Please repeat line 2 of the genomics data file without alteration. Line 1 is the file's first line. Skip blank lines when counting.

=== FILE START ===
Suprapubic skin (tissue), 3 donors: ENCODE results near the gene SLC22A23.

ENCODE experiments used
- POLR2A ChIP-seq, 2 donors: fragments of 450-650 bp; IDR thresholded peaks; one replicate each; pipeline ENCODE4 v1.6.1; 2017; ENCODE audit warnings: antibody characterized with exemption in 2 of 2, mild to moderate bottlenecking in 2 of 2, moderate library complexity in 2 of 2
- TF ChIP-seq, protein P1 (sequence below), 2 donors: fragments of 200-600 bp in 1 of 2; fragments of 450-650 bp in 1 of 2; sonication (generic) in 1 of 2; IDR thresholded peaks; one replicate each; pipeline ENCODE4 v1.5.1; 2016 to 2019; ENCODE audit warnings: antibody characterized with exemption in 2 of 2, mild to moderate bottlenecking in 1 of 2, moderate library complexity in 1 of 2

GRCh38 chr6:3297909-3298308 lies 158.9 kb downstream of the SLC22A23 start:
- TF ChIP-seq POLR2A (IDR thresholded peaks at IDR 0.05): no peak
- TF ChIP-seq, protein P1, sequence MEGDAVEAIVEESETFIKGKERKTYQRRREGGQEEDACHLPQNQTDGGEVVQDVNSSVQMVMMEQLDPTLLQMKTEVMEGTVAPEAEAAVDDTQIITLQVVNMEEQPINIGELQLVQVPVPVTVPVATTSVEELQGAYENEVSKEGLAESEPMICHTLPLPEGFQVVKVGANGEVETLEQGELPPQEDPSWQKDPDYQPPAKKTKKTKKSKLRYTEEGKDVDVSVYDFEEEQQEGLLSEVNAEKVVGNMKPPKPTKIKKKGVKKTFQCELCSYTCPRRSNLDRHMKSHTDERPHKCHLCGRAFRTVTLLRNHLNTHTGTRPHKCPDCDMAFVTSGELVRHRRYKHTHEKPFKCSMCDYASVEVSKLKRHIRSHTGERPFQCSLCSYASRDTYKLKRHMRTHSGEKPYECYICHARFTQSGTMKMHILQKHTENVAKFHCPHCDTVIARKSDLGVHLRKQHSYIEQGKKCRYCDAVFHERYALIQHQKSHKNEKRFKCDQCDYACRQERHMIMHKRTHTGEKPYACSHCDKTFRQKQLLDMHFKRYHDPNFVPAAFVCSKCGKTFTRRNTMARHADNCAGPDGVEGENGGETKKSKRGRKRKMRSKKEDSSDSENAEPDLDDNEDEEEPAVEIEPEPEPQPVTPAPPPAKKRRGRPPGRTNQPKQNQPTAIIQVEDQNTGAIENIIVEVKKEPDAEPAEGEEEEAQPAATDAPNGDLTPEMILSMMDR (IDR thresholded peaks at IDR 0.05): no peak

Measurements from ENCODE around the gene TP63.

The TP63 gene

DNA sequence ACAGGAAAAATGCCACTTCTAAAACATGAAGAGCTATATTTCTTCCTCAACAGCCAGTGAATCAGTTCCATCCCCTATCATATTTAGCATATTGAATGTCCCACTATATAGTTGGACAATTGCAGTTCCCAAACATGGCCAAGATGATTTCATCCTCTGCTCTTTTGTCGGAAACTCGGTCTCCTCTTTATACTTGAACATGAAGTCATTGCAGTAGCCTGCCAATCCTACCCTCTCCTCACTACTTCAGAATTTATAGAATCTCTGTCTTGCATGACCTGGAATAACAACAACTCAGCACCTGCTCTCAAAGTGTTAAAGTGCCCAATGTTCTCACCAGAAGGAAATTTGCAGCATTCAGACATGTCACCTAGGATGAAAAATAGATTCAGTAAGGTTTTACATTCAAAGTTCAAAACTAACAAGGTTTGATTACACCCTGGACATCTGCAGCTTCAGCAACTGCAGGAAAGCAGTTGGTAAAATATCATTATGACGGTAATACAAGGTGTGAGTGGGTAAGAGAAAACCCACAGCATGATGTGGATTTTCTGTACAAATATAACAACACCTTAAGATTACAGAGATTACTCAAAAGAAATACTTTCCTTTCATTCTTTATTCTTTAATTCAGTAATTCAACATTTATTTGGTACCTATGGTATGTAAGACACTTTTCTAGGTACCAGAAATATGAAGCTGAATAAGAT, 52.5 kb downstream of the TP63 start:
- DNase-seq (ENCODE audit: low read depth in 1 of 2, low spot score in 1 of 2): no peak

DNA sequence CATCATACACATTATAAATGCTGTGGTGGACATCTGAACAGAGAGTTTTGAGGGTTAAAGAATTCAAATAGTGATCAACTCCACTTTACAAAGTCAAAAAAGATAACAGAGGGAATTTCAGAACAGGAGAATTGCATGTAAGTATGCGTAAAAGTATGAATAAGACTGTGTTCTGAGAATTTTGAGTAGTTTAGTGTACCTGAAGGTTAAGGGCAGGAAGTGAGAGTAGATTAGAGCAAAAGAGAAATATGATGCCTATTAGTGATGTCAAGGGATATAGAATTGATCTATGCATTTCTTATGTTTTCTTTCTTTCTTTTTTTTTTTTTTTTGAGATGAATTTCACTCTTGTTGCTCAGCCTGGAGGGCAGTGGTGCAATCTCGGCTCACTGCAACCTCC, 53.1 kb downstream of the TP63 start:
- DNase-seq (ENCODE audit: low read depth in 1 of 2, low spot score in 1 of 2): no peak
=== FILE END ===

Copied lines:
ENCODE experiments used